The other side of the matter, however, must also be taken seriously, namely, that without the continued activity of the Spirit, of taking of the things of Jesus and declaring them to the church, there is no real gospel any more. Without the living, leading voice of the Spirit of truth the gospel becomes mere dead letter. Once we have laid to rest the specter of further normative revelations being claimed, there should, then, be the positive expectation – indeed demand, for continued charismatic revelations in the church, in order that the body of Christ might be fully built up in the one faith of absolute dependence upon the grace of God in Jesus Christ and in a further grasp of the content of faith, the faith once for all delivered to the saints.


Schaff makes very clear the way in which development is actually possible in the church in thesis 13:

We must not confound with this (absoluteness of Jesus Christ), however, the apprehension and appropriation of Christianity in the consciousness of mankind. This is a progressive process of development that will reach its close only with the Second Coming of the Lord.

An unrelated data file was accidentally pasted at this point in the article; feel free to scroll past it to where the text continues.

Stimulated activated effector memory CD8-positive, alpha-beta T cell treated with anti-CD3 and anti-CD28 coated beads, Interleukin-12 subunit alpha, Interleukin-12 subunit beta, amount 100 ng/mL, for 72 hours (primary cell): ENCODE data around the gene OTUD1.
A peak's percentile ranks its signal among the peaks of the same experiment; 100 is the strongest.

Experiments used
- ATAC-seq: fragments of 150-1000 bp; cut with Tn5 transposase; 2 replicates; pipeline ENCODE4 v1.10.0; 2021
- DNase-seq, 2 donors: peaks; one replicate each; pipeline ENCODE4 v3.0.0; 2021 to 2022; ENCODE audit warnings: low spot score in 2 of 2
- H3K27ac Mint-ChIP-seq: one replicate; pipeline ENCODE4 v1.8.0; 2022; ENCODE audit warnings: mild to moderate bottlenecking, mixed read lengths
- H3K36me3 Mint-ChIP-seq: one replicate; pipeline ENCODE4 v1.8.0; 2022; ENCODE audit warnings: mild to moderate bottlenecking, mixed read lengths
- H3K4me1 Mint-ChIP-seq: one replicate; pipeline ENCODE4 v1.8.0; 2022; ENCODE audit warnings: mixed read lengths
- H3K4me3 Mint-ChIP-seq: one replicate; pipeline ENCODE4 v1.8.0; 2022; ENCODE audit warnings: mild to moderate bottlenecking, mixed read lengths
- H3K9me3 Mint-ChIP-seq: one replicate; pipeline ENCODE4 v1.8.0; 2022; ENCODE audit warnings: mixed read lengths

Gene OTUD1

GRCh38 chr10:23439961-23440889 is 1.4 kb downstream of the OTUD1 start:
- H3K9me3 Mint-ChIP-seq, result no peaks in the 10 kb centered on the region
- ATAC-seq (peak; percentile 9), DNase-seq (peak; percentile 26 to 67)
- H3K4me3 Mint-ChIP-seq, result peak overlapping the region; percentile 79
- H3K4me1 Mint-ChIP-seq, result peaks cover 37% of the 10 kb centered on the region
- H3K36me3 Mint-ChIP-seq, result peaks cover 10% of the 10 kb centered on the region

The key categories which must be used, if the biblical balance between normative apostolic revelation and the continuing activity of the Spirit leading the church into all truth is to be maintained, are those of “consciousness” and “apprehension.” The distinction between the once-for-all givenness of normative revelation and the active appropriation and apprehension of that revelation in the living, corporate (and then individual) consciousness of the church, makes it very clear how progress and development are possible within the limits of the apostolic hapax. Development does not consist in going beyond Jesus Christ and the apostolic witness, because there is nothing beyond. Going “beyond” could, in fact, only be a reversion to mere human religion, whether it be to the legalistic misunderstanding of Judaism or the multiple forms of religious error found among the other families of humankind. Rather, true development, led by the Spirit of truth, is a matter of drawing ever more deeply upon the treasury of God’s reality and grace as it is found in Jesus Christ. Development can only be an increase of genuine life in Christ and an ever more precise explication, in cognitive categories, of the truth which is in Jesus Christ.